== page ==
Introduction of Andrew Cockburn to a Committee for the Republic Salon

Introduction of Andrew Cockburn to a Committee for the Republic Salon

Ambassador Chas W. Freeman, Jr. (USFS, Ret.)

November 10 2015  Washington, DC

We’re here tonight to listen to Andrew Cockburn tell us what he learned while writing his latest book: “Kill Chain: The Rise of the High-Tech Assassins.”

Andrew is well-known as a gifted and articulate student of war who is justifiably skeptical about how Americans approach it.

For defense and intelligence, threat analysis is the highest form of budget justification.  It is in the interest of those devoted to lethal gadgetry, military Keynesianism, and jobs in the defense sector to talk up the menaces to our domestic tranquility.  Almost alone among major national journalists and film producers in the Cold War United States, Andrew Cockburn produced analyses of Soviet military weaknesses rather than strengths.  The subsequent collapse of the Soviet Union showed that the Washington consensus had been very wrong.  The even more alarmist narrative propagated by the so-called corrective to that consensus, “Team B,” was even wronger.  But Andrew got the Soviet Union’s military debilities right.

The idea that the Soviet Union would be a  formidable threat forever was the very basis of America’s military-industrial-congressional complex.  When the Soviets irresponsibly gave up the ghost and died, Washington came down with a bad case of enemy deprivation syndrome.  Analysts who had made a reliable living portraying the USSR as not just predatory but powerful lost their jobs.  I’ve always thought that the only really bad thing about the Soviet collapse was that many of these politically correct but reality-challenged analysts shifted their attention to China.  They sought to expiate their failure to anticipate the Soviet Union’s demise by predicting that China would also fall apart.  Wrong again – so far.

We should all be grateful that, when expertise on the Soviet Union lost its relevance to all but historians, Andrew once again did not follow the herd.  Instead, he turned to reporting and doing documentaries about two subjects of very great concern to the members of the Committee for the Republic and attendees at these salons – the effects on the United States as well as the Middle East of our continuing misadventures there and the causes and consequences of the 2008 financial meltdown that the wizards of Wall Street engineered

In “Kill Chain,” Andrew Cockburn lays into the perennial American faith in the capacity of technology to overwhelm the human dimension of war.  Our technologically enthusiastic military elite is ever hopeful that it can turn war into a sort of video game and  render ground combat and other unpredictable human interactions unnecessary.  Experience has repeatedly battered this belief, but it never seems to go away.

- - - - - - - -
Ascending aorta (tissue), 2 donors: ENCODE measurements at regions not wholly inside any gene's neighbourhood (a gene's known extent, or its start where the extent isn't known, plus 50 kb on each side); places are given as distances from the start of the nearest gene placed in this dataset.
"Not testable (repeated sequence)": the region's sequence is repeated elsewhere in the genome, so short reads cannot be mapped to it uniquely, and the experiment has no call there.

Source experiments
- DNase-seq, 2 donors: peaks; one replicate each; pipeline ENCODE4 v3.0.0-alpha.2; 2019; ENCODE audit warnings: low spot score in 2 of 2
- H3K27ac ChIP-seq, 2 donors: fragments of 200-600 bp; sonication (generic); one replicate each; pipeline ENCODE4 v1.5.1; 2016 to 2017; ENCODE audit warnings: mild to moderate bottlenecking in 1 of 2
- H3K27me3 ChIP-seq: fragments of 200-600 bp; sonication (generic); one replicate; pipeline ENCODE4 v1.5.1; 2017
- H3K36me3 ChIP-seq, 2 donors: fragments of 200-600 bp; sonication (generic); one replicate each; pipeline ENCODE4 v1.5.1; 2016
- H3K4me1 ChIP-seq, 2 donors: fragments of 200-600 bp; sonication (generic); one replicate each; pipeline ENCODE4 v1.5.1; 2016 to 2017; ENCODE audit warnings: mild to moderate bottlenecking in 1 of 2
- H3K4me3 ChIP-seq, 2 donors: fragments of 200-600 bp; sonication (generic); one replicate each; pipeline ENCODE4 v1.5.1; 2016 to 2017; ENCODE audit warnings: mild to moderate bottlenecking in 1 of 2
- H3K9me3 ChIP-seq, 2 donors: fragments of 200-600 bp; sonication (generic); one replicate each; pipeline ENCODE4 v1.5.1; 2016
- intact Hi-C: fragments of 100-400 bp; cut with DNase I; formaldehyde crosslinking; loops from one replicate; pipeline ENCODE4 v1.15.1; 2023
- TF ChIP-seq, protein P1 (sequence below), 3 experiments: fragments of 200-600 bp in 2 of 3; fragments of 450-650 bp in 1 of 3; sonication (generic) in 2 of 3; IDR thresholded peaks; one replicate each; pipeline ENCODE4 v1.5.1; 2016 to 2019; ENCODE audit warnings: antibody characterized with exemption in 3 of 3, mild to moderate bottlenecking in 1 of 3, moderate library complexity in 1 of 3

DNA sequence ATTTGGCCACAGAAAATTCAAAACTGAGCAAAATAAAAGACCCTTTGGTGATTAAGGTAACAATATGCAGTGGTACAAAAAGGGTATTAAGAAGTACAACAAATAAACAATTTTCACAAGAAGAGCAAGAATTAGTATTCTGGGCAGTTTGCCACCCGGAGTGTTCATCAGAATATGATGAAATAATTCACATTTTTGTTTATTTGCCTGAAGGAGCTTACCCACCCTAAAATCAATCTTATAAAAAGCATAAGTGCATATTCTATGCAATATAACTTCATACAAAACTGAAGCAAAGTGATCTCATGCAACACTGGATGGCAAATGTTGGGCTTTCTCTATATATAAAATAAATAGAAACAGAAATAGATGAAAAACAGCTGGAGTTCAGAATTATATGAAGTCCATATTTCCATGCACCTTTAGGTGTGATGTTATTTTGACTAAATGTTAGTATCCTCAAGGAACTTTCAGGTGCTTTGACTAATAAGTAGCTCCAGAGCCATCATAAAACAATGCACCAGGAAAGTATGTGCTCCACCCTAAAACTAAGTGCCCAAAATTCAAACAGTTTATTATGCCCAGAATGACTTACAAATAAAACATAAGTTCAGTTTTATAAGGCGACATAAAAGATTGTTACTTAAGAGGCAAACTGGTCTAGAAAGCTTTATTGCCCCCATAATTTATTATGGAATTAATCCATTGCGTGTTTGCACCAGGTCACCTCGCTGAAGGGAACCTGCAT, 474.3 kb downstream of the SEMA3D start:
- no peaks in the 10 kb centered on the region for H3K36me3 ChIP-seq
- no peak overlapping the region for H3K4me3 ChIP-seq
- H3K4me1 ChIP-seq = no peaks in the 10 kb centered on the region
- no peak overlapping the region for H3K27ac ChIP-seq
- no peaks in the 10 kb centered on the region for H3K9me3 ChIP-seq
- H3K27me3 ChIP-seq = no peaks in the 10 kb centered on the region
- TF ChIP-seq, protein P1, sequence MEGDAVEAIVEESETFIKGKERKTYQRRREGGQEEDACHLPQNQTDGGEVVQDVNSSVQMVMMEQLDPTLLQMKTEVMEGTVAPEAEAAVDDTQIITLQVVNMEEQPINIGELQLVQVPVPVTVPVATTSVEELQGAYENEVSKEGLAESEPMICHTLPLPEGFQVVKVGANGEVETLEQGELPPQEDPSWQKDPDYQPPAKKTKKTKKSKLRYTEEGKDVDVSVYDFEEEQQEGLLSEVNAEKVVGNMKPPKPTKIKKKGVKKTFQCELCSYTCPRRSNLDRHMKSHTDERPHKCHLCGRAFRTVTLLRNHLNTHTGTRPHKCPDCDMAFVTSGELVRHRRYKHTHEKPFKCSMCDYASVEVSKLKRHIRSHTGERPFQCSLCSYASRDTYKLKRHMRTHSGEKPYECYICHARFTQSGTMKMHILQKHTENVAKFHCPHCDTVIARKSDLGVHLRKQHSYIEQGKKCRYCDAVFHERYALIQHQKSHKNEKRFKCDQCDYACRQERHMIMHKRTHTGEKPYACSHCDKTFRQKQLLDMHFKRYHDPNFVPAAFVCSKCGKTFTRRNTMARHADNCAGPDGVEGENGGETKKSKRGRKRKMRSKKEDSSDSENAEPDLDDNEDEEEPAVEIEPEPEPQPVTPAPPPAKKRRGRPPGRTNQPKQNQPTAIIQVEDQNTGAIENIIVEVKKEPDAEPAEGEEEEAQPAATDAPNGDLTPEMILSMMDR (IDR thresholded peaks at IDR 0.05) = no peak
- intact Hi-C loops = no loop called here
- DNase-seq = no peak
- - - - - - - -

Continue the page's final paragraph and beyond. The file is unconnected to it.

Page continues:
The latest effort to automate the battlefield is the drone program.  Andrew shows how and why the United States has come to use flying robots to murder perceived ideological enemies – a category that now includes selected Americans as well as foreigners.  He traces the evolution of the  covert projects, internal security programs, and military and paramilitary cultures that underpin this industrialization of counterterrorism. For increasing numbers of people abroad, daily assassinations through drone warfare – not our republic’s ideals – now define America.

In “Kill Chain,” Andrew  reports how the drone program works.  What he describes is chilling.  So much so that he apparently does not feel the need to judge, except implicitly.  He shows that drone warfare doesn’t achieve its objectives.   He does not deal directly with the moral and political dilemmas that the implementation of American foreign policy by murderous flying robots presents.  But he leaves me, at least, wondering whether this failure is a consequence of the inherent limitations of the use of force in solving political problems or the result of systemic and technological limitations unique to the American mentality and the way of war preferred by our military and intelligence agencies.

I’m hoping that tonight Andrew will help us answer that question and more.  Why do Americans believe that using machines to kill foreigners in distant lands can reduce the number of our enemies and make the world a safer place for us and our allies and friends? What is the alternative to this hyper-interventionist way of relating to the world?